Guenter and Daniela Herz, the German billionaire siblings who amassed a fortune with coffee and sneakers, are back investing at home as they weigh a bid for one of the country’s most popular makers of pots and pans.
The pair are competing with bidders that include buyout firms KKR & Co. (KKR), CVC Capital Partners Ltd. and Bain Capital LLC for WMF Wuerttembergische Metallwarenfabrik AG (WMF), according to people familiar with the plan. WMF, whose lineup includes wholesale coffee machines, cutlery and kitchen utensils, is being sold by Swiss private-equity firm Capvis Equity Partners AG, which owns 52 percent.
“WMF is a strong brand and they make an enormous margin with professional coffee machines for hotels and businesses,” said Klaus Kraenzle, an analyst at Silvia Quandt & Cie, who doesn’t rate the company. “WMF would fit the Herz family well should a brand philosophy be part of their strategy.”
A purchase by the Herz siblings, whose combined fortune of $4.8 billion originated with German coffee and retailing chain Tchibo GmbH, would return the pair to owning a well-known brand name in Germany after they sold their stake in sporting shoemaker Puma SE for a profit of more than half a billion euros in 2007. Attempts to buy a stake in clothing retailer Esprit Holding Ltd. (330) were unsuccessful.
A sale of the Capvis stake in WMF will probably value the German company at more than 500 million euros ($659 billion), said people familiar with the matter, who declined to be identified because talks are private.
Buying WMF would be the siblings’ most visible return to the domestic investment scene after their Puma exit. Their only purchase since has been a 40 percent stake in restaurant chain Vapiano SE last year.
Guenter and Daniela Herz were bought out of Tchibo in 2003 by the rest of their family for about 4 billion euros. The pair bought Germanischer Lloyd AG, a certifier of ships based in Hamburg, in 2006. Their holdings are run out of Hamburg by the Mayfair Vermoegensverwaltungs AG.
The five Herz siblings inherited the fortune of Tchibo founder Max Herz before breaking up over different views on the strategy for the family firm. Guenter, the oldest brother, who led the company after his father’s death in 1965, joined his sister Daniela.
The remaining siblings, Michael and Wolfgang and Joachim, who died in 2008 in a motorboat accident, built the other axis of the clan with the patriarch’s wife, Ingeburg, and their holdings include a majority of Beiersdorf AG (BEI), the maker of Nivea skin cream, as well as Tchibo.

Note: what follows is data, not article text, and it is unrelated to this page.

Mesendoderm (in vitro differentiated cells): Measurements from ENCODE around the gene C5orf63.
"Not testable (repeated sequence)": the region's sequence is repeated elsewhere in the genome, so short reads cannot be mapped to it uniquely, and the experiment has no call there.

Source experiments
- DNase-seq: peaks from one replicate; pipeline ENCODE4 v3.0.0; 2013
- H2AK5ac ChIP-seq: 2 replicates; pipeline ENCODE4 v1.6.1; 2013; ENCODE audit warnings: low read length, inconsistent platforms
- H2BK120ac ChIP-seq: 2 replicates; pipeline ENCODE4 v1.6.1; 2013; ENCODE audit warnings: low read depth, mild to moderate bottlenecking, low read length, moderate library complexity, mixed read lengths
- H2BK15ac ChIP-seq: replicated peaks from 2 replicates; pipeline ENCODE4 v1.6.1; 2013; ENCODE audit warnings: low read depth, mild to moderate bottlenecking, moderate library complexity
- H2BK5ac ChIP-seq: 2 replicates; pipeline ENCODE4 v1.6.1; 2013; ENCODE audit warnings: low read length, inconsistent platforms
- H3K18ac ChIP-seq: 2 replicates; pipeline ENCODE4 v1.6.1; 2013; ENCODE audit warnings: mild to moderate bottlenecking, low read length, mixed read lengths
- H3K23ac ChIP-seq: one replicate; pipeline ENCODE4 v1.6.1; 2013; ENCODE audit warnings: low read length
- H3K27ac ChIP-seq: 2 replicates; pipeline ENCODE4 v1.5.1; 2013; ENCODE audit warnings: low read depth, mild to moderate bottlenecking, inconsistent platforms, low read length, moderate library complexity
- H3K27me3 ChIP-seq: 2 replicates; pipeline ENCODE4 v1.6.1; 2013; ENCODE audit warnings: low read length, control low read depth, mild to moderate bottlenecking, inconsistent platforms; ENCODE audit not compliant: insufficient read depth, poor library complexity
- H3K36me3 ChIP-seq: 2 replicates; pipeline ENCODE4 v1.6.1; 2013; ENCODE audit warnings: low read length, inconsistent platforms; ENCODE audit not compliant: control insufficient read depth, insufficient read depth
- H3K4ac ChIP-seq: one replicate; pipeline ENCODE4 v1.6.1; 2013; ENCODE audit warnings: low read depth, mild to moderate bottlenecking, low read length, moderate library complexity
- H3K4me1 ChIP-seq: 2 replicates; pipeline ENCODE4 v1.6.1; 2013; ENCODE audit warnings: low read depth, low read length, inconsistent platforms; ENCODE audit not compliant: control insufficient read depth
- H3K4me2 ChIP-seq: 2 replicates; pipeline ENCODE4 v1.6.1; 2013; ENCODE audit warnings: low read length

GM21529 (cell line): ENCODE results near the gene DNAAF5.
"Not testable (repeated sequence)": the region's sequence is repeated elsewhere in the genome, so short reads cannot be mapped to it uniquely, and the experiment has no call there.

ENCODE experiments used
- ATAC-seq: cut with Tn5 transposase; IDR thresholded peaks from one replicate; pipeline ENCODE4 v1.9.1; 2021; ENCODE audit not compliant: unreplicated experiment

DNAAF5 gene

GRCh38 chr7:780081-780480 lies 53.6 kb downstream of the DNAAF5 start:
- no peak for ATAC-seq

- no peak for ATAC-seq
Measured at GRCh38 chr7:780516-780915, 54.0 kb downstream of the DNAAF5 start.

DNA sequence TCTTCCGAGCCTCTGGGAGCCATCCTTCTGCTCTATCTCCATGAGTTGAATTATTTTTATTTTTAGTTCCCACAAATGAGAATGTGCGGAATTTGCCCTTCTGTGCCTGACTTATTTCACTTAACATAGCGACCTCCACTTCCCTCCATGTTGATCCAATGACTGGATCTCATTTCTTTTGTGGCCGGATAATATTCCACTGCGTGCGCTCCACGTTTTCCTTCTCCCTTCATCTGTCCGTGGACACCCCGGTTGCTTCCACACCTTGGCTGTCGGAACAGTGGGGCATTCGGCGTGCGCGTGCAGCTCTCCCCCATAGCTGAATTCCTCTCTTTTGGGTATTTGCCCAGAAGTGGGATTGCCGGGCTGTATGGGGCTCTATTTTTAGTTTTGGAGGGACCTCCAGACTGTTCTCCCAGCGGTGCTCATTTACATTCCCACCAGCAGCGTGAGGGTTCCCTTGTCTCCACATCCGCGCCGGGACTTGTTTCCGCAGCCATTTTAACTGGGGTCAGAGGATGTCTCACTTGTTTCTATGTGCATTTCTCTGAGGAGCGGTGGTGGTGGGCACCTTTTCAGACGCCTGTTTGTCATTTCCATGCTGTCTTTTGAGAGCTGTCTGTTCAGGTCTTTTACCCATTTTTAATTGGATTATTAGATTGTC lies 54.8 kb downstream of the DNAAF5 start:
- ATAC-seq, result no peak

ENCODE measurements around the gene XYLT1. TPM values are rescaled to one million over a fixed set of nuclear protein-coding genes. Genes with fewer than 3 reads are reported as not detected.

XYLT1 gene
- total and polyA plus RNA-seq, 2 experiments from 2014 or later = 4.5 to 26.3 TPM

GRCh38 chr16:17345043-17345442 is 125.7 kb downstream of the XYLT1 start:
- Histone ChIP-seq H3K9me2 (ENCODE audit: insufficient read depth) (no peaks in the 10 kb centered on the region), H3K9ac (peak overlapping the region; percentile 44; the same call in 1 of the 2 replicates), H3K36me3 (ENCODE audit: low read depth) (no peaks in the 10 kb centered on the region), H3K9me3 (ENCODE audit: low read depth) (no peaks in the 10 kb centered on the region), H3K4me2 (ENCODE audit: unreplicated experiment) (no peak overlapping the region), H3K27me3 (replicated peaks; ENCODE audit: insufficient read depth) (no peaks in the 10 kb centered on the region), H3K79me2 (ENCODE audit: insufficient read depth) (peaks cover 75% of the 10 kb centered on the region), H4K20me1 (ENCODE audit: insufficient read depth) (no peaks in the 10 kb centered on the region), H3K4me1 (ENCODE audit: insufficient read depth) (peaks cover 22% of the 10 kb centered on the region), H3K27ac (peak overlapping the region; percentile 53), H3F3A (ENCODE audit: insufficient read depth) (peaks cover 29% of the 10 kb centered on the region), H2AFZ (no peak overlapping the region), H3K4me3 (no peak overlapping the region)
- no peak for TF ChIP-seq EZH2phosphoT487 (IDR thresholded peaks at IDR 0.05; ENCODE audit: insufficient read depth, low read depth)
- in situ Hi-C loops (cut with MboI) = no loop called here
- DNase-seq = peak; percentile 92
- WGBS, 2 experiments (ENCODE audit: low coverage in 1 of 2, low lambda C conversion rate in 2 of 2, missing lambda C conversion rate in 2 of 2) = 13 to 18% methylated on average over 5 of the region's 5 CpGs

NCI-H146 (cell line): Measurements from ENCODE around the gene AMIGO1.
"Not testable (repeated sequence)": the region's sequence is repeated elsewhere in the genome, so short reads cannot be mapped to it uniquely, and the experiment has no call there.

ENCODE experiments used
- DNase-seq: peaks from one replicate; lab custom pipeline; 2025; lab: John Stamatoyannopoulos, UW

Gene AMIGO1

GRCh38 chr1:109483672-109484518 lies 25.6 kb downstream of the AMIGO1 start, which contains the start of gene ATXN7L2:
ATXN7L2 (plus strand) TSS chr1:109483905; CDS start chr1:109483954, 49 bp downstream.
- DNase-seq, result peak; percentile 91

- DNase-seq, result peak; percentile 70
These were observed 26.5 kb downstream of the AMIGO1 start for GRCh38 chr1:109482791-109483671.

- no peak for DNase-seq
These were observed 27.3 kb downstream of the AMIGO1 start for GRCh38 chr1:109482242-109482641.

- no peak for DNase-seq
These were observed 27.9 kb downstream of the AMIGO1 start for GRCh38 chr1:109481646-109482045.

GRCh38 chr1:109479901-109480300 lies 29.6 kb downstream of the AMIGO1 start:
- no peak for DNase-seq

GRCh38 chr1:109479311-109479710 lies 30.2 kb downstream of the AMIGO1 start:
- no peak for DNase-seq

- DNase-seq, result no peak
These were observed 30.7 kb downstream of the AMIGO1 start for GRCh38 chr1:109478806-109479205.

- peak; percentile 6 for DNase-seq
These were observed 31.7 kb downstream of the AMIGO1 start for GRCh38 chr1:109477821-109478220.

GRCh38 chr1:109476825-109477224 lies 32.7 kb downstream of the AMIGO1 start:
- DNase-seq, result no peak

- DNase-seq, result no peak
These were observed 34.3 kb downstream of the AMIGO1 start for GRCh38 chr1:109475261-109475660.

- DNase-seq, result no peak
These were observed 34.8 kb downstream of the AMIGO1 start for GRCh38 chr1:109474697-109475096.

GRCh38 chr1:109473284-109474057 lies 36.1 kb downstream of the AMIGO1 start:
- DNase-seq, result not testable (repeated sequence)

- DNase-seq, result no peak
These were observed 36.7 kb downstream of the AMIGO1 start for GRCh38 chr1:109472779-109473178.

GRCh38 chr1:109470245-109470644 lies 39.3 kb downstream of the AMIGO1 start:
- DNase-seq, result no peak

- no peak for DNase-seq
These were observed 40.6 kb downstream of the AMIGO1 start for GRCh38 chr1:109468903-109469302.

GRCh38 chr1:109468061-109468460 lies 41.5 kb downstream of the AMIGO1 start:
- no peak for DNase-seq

Guenter and Daniela Herz parted ways with Tchibo in 2003, and the two invested in Puma in 2005. They reaped proceeds of more than half a billion euros two years later selling their stake to French retailer PPR (PP) SA.
The remaining pair, Wolfgang and Michael, have also put some of their money into coveted German brands, buying a stake in luxury fashion house Escada AG. The foray failed after Escada filed for bankruptcy in 2009, and the company is now owned by Megha Mittal, the daughter-in-law of steel magnate Lakshmi.
WMF, based in Geislingen, said last month that Capvis may seek an exit via a sale of its stake on the stock exchange or to a third party. Fiba Beteiligungs & Anlage GmbH holds 37 percent, and 11 percent is freely traded. Capvis gained a holding in WMF in 2006, buying shares held by Deutsche Bank AG, Munich Re and insurer Wuerttembergische Lebensversicherung AG. (WLV)
The household goods company was founded in 1853, and WMF had revenue of about 980 million euros last year and earned 44 million euros. When Capvis bought its stake, WMF had sales of about 732 million euros. WMF employs about 6,000 people, who make products including 299-euro all-steel kitchen knives and Premium One cooking pots for 184 euros.
Zurich-based Capvis has hired Commerzbank AG, Macquarie Group Ltd. (MQG) and Lilja & Co. to manage the sale. Bids are due in early May. Joerg Hass, a spokesman for WMF, declined to comment on bidders, as did a spokesman for Mayfair.
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